“Our president doesn’t care about us,” Aspacia said. “Hondurans know that they’re selling off our country…the president thinks he can trick the people with a few speeches.”
Despite the hardships of life in Honduras and the road north to the US, Aspacia has maintained a strong faith in her own ability to overcome her situation. In direct contrast to the claims of people like Donald Trump and the Honorable Congressman King, the vast majority of migrants I spoke to believe in working hard to better your situation, and very, very few people are expecting any kind of handout from US taxpayers. Aspacia is typical in this respect, saying that she believes in “getting ahead on my own merits”, an eight-hour work day for everyone, and that she hopes to open her own clothing store with money she saves working in the US. She already has a name for the tiendita (“little shop”) in mind, plus a backup if the first one’s already taken. She wants to call it Tiendita la Unisex, or failing that, Tiendita la Catracha. (Catracha, or in the male form catracho, is slang for “Honduran.” Unisex is Spanish for “Unisex.”)
One of Aspacia’s primary reasons for pushing ahead to the US, rather than the safer option of staying in Mexico, is to earn enough money to give a better life to her children. She has four kids, three boys and a baby girl. She, like most people in Honduras, was forced to drop out of school for economic reasons and wants her kids to get an education.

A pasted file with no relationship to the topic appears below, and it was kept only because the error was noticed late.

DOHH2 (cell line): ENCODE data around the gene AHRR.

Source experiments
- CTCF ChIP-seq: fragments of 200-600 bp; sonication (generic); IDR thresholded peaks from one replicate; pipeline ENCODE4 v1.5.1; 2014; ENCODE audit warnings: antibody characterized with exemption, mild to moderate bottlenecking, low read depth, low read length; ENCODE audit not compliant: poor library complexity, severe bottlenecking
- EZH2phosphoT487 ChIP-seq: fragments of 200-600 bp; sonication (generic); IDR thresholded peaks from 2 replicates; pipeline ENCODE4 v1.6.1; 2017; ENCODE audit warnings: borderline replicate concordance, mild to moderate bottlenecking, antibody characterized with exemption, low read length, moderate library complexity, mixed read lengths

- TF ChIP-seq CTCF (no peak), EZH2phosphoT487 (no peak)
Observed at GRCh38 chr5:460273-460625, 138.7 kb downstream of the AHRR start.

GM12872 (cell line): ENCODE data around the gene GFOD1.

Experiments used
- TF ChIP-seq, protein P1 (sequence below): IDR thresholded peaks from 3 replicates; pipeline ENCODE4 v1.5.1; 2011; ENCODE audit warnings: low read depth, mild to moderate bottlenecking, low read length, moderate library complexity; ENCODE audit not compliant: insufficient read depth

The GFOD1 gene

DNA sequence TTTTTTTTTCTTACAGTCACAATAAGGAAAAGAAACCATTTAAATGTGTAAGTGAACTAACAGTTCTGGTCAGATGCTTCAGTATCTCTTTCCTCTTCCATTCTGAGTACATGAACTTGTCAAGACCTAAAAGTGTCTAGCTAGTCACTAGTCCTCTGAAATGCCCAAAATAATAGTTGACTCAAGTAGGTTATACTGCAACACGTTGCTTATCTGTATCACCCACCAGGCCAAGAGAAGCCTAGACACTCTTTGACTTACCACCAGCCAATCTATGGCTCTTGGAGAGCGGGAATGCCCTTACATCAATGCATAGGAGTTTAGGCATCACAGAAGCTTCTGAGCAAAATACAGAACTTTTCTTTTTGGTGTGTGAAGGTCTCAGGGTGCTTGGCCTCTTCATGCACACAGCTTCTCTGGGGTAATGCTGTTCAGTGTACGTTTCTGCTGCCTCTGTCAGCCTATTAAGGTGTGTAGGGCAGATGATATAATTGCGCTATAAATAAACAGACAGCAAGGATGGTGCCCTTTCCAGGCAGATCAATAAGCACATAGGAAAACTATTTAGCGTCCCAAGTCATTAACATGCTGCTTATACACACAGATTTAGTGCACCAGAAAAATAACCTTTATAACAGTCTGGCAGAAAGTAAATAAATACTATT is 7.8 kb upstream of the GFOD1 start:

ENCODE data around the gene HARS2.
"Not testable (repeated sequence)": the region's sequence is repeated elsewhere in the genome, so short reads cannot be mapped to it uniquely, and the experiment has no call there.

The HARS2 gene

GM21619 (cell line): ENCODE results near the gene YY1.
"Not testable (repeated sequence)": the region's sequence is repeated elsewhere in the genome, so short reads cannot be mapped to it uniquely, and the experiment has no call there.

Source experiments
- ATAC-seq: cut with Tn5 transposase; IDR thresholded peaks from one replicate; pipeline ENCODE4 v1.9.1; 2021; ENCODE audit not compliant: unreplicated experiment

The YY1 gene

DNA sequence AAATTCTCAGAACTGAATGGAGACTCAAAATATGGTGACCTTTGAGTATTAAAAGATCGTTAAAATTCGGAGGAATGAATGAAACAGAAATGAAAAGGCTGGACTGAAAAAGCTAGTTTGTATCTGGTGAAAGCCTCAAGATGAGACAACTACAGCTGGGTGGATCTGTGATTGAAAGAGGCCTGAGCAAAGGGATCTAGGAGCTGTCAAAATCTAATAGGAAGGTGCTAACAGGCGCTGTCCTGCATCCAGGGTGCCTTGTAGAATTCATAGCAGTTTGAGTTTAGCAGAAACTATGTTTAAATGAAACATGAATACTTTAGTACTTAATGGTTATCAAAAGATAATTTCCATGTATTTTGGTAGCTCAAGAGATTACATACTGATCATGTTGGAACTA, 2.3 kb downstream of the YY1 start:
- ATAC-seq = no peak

And she wants a house:
“A humble one, with four bedrooms—one for the baby, one for the boys, one for me and a guest room. A bath and an indoor toilet. And an excellent patio to have Christian gatherings. And live very economically so I have money left over to help others.”
When I spoke with her, Aspacia had been staying at La 72 for a little over a month. She said she’s had an excellent relationship with the administration and volunteers at the shelter. Like everyone staying at La 72, Aspacia is responsible for helping keep the space clean and orderly. But she went above and beyond, taking on the trying task of teaching American and Canadian volunteers how to dance reggaeton. “You’ve got to watch someone else, how they move their feet,” she told me. “But only watch the people that know how to dance. Don’t watch just anyone.”
Aspacia acknowledges that it won’t be easy to reach the US, since she’s traveling alone and her family won’t help her with money or support for the journey. “But I can’t lie to myself,” she said. “I can’t trick myself. My goal is to be there [in the US].”
She also knows that life won’t be easy once she gets there, “for the fact of being an illegal.” But she refuses to let herself give up hope. “You have to be positive, most importantly,” she said, “with goals and dreams to reach for.”
Edwin: The Right Wing Owns Everything